Econometrica: May 1991, Volume 59, Issue 3

Evolutionary Games in Economics<637:EGIE>2.0.CO;2-X
p. 637-666

Daniel Friedman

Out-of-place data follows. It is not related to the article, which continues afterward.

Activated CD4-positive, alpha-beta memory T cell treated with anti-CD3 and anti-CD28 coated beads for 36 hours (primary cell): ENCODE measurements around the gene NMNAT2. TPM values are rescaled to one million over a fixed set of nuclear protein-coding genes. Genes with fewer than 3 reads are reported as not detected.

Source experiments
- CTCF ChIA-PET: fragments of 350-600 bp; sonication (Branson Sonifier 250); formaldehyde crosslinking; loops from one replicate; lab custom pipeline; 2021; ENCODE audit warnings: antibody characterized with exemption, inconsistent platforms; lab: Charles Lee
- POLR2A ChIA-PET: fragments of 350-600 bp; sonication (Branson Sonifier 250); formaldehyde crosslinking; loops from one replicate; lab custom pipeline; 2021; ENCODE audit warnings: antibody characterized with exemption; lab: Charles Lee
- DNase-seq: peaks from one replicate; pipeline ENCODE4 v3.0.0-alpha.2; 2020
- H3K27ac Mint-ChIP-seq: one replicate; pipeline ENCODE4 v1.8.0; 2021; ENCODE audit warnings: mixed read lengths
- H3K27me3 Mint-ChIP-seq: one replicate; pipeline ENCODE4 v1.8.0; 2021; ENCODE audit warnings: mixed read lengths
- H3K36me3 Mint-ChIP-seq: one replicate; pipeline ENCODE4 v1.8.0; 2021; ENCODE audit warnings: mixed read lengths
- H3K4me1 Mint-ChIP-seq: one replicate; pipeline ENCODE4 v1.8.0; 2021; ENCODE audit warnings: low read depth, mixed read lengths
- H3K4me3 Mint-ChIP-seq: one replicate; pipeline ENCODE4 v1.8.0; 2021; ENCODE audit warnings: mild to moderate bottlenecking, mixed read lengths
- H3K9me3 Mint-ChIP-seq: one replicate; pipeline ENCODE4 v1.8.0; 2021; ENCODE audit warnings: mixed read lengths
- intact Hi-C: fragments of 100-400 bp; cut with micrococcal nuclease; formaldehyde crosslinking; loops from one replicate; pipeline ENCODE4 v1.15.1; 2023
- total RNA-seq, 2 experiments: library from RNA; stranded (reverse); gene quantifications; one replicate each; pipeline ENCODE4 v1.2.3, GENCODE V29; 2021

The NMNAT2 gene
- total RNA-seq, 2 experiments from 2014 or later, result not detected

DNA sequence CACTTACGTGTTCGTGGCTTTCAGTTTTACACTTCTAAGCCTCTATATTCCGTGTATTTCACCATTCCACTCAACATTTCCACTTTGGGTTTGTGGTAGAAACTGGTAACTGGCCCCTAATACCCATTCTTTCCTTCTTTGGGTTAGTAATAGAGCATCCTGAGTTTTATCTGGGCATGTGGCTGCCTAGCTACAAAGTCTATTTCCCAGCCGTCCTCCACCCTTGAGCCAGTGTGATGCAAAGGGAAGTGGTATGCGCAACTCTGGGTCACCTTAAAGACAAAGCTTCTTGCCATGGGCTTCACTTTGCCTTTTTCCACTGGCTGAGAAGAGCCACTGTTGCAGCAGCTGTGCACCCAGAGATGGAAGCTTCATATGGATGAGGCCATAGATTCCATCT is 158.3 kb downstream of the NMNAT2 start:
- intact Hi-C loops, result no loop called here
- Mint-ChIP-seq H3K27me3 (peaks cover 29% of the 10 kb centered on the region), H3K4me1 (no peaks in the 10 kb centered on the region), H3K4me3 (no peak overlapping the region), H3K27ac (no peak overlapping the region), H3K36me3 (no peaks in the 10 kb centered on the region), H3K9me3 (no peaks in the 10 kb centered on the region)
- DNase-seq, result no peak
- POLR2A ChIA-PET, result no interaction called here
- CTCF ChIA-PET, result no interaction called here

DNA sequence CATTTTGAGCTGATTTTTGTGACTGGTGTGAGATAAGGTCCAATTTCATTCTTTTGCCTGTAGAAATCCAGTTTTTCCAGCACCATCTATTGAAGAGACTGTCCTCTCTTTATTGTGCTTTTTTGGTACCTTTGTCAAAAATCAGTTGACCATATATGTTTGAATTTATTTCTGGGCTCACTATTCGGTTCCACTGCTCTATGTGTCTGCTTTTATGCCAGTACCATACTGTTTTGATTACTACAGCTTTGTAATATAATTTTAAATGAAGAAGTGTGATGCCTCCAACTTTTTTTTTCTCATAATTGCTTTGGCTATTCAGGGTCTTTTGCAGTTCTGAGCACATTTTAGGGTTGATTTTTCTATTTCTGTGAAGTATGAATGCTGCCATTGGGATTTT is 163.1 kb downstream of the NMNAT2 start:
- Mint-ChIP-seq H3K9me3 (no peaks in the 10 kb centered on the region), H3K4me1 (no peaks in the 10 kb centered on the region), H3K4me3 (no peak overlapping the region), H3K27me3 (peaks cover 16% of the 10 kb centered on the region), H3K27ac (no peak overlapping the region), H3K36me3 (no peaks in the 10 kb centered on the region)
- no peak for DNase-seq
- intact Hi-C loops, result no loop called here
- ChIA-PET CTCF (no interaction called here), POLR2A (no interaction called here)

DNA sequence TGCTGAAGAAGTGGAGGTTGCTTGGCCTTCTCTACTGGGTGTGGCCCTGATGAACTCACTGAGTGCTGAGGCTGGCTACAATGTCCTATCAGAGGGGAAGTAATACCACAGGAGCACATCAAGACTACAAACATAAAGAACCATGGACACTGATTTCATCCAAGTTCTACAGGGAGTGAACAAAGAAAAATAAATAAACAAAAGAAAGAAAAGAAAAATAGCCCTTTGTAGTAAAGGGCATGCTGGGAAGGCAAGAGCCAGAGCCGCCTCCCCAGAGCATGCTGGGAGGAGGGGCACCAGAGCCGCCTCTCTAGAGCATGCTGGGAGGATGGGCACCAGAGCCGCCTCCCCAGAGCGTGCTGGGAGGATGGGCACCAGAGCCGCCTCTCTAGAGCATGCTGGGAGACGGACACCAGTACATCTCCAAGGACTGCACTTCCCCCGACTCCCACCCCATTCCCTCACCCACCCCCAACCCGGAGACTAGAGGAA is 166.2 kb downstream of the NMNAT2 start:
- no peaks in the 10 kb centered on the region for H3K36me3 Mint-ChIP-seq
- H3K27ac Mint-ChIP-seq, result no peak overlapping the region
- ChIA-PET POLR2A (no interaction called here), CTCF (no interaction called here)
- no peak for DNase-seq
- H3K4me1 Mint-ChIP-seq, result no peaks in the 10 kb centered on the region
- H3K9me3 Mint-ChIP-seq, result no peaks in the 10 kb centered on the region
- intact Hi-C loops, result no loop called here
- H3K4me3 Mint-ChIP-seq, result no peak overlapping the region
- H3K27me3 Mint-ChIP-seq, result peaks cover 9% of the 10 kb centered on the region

Evolutionary games are introduced as models for repeated anonymous strategic interaction. The basic idea is that actions (or behaviors) which are more "fit," given the current distribution of behaviors, tend over time to displace less fit behaviors. Simple numerical examples motivate the key concepts of fitness function and compatible dynamics, and illustrate the relation to previous biological models. Cone fields are introduced to characterize the continuous-time dynamical processes compatible with a given fitness function. The analysis focuses on dynamic steady state equilibria and their relation to the static equilibria known as NE (Nash equilibrium) and ESS (evolutionary stable state). For large classes of dynamics it is shown that all stable dynamic steady states are NE and that all NE are dynamic steady states. The biologists' ESS condition is less closely related to the dynamic equilibria. The paper concludes with a brief survey of economic applications.

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